A lot has been written about President Trump’s about-face on gun control, and the overall unwillingness of conservative lawmakers to commit to legislation that has any teeth. Maybe we should consider: can protests like the March of our Lives affect policy change? Or is the only way to get real adjustments through elections, where incumbents are tossed out for newcomers who align themselves with the wills of the voters?
Remember, the constitution says:
Governments are instituted among men, deriving their just powers from the consent of the governed.
You know the basic idea: in a democracy people have power over their government. And, protest is a way for people to show their collective will, to show their authority over their representatives.
It’s supposed to work that way in a democracy. But does it?
Let’s take a look.
Through protests like the March for Our Lives, we can change the way politicians vote.
After Marchers descended on Tallahassee to lobby for more state-driven gun control, Florida’s leaders said they support raising the minimum age for the purchase of all firearms to 21–in a state that is known for it’s protection of second amendment rights (to own firearms).
WalMart and Dicks Sporting Goods recently announced their plan to stop selling guns to buyers under age 21.
Met with Marchers and promised to make a change in gun policy–starting a conversation that emboldened lawmakers in favor of a change and put gun rights advocates on notice. Trump said, “Unlike, for many years, where people sitting in my position did not take action, they didn’t take proper action, they took no action at all, we’re going to take action.”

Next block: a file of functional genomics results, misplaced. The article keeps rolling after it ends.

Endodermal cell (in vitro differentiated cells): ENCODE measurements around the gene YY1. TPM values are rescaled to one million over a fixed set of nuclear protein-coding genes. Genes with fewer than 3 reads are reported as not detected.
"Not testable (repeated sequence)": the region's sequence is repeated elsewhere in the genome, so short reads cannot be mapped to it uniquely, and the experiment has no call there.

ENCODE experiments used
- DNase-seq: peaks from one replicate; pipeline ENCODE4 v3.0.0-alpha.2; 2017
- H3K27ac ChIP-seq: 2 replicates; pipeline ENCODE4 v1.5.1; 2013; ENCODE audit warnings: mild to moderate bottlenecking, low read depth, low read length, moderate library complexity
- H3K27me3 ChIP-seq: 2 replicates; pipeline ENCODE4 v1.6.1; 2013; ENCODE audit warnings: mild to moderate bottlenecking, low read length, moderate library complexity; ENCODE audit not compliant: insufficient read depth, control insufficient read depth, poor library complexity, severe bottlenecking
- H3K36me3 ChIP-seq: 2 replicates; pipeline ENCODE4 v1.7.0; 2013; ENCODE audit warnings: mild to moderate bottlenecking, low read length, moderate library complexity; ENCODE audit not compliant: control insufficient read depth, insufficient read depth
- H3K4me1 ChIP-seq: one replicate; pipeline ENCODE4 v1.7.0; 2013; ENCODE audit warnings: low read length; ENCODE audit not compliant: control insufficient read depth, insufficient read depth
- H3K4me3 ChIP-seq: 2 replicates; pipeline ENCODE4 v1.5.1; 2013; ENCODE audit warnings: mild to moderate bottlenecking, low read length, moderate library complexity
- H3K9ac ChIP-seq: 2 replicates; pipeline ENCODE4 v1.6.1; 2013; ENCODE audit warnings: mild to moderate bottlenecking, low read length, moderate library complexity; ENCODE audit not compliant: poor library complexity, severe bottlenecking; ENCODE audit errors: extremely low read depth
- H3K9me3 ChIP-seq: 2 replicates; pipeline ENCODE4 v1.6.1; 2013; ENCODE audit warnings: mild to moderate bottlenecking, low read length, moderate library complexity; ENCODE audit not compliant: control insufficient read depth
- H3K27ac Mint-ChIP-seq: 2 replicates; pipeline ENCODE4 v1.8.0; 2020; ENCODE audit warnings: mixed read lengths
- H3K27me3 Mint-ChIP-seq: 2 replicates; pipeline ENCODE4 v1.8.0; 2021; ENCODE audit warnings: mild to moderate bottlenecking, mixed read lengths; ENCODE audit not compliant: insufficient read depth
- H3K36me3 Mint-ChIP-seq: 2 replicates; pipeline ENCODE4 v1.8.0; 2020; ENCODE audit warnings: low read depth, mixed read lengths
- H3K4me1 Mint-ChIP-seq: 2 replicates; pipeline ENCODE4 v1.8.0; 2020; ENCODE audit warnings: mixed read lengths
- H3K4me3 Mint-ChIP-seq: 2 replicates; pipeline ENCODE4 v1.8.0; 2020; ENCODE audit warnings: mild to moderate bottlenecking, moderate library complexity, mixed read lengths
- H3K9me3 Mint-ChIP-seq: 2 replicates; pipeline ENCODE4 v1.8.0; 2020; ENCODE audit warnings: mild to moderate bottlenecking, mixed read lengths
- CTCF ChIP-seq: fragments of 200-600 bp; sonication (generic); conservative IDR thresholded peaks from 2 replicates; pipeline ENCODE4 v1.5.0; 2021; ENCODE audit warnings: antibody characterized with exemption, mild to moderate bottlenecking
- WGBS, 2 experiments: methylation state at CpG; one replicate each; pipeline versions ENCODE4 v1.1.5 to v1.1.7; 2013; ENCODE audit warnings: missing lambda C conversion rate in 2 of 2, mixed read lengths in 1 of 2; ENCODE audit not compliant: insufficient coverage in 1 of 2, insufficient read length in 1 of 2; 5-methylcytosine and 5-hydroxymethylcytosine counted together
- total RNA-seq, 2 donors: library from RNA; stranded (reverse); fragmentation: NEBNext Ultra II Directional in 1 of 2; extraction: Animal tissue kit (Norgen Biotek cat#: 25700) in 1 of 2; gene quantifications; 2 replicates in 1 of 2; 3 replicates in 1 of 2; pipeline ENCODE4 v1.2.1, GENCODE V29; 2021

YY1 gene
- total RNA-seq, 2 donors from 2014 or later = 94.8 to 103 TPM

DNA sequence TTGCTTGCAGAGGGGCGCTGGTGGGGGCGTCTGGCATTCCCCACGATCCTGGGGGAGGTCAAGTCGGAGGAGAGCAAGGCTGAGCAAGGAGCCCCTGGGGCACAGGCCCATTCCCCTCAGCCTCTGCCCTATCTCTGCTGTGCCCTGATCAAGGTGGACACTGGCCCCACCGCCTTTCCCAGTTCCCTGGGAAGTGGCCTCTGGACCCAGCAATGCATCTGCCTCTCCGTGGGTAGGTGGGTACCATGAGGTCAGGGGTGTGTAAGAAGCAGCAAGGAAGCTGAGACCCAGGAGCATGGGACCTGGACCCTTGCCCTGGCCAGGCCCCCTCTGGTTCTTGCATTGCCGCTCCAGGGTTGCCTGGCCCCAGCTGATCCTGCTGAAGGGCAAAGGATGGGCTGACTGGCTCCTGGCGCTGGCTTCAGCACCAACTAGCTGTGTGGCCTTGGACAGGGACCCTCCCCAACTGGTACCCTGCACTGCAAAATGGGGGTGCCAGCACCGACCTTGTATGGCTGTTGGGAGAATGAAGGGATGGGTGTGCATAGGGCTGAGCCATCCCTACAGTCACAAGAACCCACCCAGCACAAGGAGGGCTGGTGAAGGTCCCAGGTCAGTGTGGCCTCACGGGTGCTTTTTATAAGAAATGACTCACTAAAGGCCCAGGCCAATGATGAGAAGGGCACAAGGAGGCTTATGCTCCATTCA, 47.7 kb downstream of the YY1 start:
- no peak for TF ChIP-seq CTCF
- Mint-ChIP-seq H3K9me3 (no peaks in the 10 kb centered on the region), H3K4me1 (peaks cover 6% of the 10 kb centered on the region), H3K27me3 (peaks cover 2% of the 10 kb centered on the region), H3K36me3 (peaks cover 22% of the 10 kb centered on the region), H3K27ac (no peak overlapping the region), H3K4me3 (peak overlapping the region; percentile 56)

state lawmakers across the country
At least 24 states are trying to pass bills that would allow courts to temporarily take guns from people designated as “dangerous.”
But that’s only part of the story.
The best way to affect a change in gun policy is through elections.
Despite the points made above, lawmakers have largely disregarded the protestors pleas for action since the Parkland shooting.
President Trump promised the Marchers (and all Americans) he’d take action–by raising the minimum age for buying guns to 21 from 18, and by requiring background checks for guns bought at gun shows or on the internet–but he changed his mind, apparently after meeting with the National Rifle Association.
The Florida State House opened their session with a prayer for the 17 people killed in Parkland, then voted down an assault weapons ban. The vote was 36-71, largely along party lines.
Senate majority leader (Republican) Mitch McConnell told reporters that he had “no intention” of bringing a gun policy discussion to the Senate floor next week. Instead, he introduced a bill on banking.
President Trump has (ultimately) remained (somewhat) true to his original message of siding with the NRA
We voted someone into office to fight for us (even if you are not a part of “us” we assume a large amount—can’t even say majority, now can we—but nonetheless a large amount of people are “us” and the president is elected to represent their will.
So, what was our president’s will on gun rights (as he ran for office, and as “we” voted for him)?
Candidate Trump talked about expanding gun rights, also arguing that arming civilians could stop mass shootings. He called gun-free zones (like schools) a “catastrophe” and a “feeding frenzy for sick people.”
A lot has been written about Trump’s waffling on the issue, but his position on gun control largely remains the same. An example: During the 2016 presidential campaign, Trump shot down the idea of arming teachers. “Crooked Hillary said that I want guns brought into the school classroom. Wrong!” he tweeted.
Now, Trumps’s position on assault weapons resembles that which he ran on: he won’t support a ban.
EVEN THOUGH, according to a recent Politico poll, 68% of registered voters support stricter gun laws (25% oppose).
Politico also writes:
A CBS News poll found 65% of Americans in favor of stricter gun controls, which represents the highest number CBS News has ever recorded for stricter gun laws.
A CNN poll found 69% of Americans in favor of stricter gun control laws, which is the highest number since 1993.
Back to the News Made Simple article here.